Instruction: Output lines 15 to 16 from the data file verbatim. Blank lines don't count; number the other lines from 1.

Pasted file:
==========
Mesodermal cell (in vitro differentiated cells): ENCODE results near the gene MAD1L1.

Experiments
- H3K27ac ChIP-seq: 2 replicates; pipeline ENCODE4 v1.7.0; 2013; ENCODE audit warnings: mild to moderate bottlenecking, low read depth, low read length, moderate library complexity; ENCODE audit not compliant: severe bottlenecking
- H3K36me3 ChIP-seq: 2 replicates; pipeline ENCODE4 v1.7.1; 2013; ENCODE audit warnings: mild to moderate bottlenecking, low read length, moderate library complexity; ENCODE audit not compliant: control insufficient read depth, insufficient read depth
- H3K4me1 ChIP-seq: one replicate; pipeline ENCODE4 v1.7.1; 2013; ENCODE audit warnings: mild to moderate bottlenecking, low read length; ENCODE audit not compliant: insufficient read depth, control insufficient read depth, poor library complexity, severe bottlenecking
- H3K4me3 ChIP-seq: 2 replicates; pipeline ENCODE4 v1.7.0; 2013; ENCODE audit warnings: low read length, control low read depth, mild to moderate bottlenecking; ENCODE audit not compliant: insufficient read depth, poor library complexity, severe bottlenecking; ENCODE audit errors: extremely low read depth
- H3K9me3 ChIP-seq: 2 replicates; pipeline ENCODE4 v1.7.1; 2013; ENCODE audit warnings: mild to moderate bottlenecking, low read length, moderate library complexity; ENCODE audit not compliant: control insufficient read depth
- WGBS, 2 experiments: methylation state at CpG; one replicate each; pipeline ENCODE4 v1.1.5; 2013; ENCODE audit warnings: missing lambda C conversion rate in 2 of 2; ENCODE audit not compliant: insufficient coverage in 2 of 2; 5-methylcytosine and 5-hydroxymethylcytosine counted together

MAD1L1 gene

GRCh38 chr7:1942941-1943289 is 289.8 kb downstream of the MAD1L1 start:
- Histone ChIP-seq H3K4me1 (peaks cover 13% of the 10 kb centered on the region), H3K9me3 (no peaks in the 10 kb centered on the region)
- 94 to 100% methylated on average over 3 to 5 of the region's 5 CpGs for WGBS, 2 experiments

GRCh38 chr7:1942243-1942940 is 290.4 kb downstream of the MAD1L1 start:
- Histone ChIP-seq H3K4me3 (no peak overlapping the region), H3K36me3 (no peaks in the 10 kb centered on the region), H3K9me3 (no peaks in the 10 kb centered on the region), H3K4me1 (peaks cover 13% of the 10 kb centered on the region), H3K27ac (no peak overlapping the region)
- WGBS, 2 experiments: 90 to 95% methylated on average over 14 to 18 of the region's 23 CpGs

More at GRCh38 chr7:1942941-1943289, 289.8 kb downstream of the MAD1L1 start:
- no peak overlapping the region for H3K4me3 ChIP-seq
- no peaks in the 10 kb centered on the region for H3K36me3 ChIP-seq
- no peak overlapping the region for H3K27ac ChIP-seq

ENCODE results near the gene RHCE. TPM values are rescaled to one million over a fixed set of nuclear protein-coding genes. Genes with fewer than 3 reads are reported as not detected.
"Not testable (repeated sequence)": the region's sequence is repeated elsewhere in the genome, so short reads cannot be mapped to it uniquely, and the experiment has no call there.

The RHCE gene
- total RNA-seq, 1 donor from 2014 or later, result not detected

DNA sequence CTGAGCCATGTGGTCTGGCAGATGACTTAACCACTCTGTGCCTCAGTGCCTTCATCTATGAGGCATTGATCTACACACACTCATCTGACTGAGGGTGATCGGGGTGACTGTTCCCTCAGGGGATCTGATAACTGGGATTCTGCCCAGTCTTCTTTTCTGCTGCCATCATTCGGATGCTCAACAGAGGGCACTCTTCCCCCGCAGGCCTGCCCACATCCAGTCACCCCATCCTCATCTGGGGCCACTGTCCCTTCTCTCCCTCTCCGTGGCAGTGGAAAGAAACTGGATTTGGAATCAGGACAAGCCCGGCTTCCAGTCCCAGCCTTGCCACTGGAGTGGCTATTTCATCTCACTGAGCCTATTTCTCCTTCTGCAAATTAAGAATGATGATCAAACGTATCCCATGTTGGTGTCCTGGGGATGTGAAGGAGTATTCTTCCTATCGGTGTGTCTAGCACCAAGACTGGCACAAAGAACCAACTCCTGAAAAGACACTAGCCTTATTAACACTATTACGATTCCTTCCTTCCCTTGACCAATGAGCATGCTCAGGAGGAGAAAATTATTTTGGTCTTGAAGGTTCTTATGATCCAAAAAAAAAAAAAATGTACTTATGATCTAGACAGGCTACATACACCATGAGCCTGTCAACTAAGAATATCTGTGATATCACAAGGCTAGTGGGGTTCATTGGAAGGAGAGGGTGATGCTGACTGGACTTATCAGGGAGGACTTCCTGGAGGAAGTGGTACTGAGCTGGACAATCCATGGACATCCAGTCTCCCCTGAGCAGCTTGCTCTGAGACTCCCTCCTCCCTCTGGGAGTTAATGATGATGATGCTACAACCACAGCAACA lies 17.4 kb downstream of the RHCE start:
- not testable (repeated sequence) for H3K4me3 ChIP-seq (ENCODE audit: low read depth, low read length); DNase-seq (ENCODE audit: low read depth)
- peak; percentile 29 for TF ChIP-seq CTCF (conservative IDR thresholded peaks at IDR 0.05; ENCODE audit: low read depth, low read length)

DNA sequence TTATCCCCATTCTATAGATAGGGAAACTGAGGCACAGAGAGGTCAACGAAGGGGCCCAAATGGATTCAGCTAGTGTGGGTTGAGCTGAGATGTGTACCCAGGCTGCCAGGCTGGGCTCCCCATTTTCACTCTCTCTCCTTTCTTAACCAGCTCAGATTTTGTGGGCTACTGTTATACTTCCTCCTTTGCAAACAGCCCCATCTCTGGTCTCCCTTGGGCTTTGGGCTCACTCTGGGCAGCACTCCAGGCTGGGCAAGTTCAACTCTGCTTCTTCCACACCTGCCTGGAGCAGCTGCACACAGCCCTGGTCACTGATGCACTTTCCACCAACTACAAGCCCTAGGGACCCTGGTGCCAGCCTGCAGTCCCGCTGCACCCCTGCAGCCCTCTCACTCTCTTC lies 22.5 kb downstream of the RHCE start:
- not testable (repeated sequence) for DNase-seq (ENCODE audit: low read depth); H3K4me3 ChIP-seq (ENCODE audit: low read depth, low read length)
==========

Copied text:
- WGBS, 2 experiments: 90 to 95% methylated on average over 14 to 18 of the region's 23 CpGs

More at GRCh38 chr7:1942941-1943289, 289.8 kb downstream of the MAD1L1 start: